A storm named Agnes is bearing down on New York, and Ronan has bought a little boat in its honor. Comically little, actually — an inflatable fit for a pool. But when he brings it home to the apartment he shares with June and her brother, Charlie, its colorful presence feels big and bold: a defiantly cheery gesture at a time when they all could use some extra buoyancy.
“This storm is going to be like a cruise,” he announces as they prepare for the weather to strike. “A really fun family cruise.”
In Catya McMullen’s tender, funny, crowded new play “Agnes,” at 59E59 Theaters, that’s not quite how things work out. Directed by Jenna Worsham for Lesser America, this is an excursion into the depths of longing, examining the ties that bind too tightly and the connections that are dangerously frayed.
As the play begins, Charlie (John Edgar Barker) has just returned home after a two-week absence that left June (Laura Ramadei) frantic with worry. He declines to tell her where he’s been. She is his younger sister, but she has always looked after him — a dynamic that has begun to strain. Sweet and contemplative, he’s an adult with Asperger’s syndrome, and she’s a helicopter sibling.
June’s girlfriend, Elle (Mykal Monroe), who also lives in the apartment, can’t possibly take precedence. That’s a problem, because Elle is about to start medical school in Philadelphia, and she wants June to come along.
As the women’s relationship approaches the rocks, Ronan (Hiram Delgado) further destabilizes it by inviting a guest to wait out the storm with them: the beautiful, reckless Anna (Claire Siebers), June’s former best friend. Bringing a sexual charge into the apartment, Anna is fully aware of her allure to at least three of the roommates, including Ronan, who’s fresh off a breakup, and Charlie, who hopes she will help him lose his virginity.
That’s probably too much to be going on at once — an emotional perfect storm. But Ms. Worsham makes sense of it with an energetic production that’s lucid even in scenes of chaos, which she balances with slowed-down moments of intimacy and quietly concentrated monologues. (In those, all beautifully delivered, Mr. Delgado is especially strong.)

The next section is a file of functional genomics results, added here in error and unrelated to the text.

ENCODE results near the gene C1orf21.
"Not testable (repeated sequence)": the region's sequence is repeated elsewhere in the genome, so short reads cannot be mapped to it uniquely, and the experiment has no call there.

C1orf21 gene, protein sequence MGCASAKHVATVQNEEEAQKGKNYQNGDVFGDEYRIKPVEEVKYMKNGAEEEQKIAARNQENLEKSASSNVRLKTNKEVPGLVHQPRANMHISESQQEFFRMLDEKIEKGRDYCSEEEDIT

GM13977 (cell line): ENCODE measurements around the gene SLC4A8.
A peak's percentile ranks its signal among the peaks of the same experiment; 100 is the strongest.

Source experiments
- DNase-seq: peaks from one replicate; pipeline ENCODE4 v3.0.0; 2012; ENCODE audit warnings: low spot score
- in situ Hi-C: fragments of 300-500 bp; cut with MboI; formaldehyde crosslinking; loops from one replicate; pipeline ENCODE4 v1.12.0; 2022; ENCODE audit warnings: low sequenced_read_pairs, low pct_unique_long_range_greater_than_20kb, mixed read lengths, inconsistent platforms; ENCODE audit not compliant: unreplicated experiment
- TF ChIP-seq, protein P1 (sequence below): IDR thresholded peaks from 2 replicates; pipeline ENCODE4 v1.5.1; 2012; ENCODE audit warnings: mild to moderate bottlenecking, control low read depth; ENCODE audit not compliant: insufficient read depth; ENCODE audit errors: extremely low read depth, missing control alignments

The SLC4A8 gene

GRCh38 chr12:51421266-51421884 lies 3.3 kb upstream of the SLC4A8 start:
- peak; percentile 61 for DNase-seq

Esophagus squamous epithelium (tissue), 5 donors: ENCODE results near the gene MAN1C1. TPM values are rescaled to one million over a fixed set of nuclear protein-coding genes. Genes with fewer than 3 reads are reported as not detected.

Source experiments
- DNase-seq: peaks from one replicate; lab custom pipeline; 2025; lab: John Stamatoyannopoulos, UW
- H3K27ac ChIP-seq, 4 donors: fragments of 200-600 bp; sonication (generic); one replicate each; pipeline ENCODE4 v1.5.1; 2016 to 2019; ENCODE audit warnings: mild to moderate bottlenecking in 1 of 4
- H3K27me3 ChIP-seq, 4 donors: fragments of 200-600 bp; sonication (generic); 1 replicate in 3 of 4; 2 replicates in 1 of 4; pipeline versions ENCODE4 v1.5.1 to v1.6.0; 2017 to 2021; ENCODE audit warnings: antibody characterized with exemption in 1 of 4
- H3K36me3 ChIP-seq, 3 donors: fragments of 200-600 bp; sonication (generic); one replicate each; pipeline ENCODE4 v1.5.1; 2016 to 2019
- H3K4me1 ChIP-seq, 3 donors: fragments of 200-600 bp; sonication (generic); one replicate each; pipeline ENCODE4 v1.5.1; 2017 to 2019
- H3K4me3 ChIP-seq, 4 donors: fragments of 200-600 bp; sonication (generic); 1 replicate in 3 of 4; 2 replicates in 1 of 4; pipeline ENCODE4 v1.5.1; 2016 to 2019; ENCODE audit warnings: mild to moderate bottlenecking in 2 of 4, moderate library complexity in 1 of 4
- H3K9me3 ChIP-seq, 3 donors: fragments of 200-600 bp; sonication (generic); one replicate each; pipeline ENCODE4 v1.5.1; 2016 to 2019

One caveat: The audience sits on either side of the set (by Angelica Borrero), and Ms. Worsham’s staging doesn’t always allow for clear sight lines. From my seat, three important scenes, including the final one, were only partially visible.
The cast is gorgeous, though, and Ms. Siebers reveals an Anna more compassionate than we might have thought — though there’s really no chance of her honoring Ms. McMullen’s stipulation, in the script, that Anna is “never annoying.” This is a character with a big personality, and she will get on your nerves.
But Ms. Worsham deftly ensures that there’s nothing cloying or condescending to the Asperger’s elements of the play. Mr. Barker is remarkably magnetic, limning Charlie’s unease and yearning in a performance that allows him to be funny and sympathetic but never pitiful.
“People say you can’t teach empathy,” he tells Anna, “but I’m smarter than most people.”
And he wants to learn.
Through Sept. 29 at 59E59 Theaters, 59 East 59th Street, Manhattan; 212-279-4200, 59e59.org. Running time: 1 hour 30 minutes.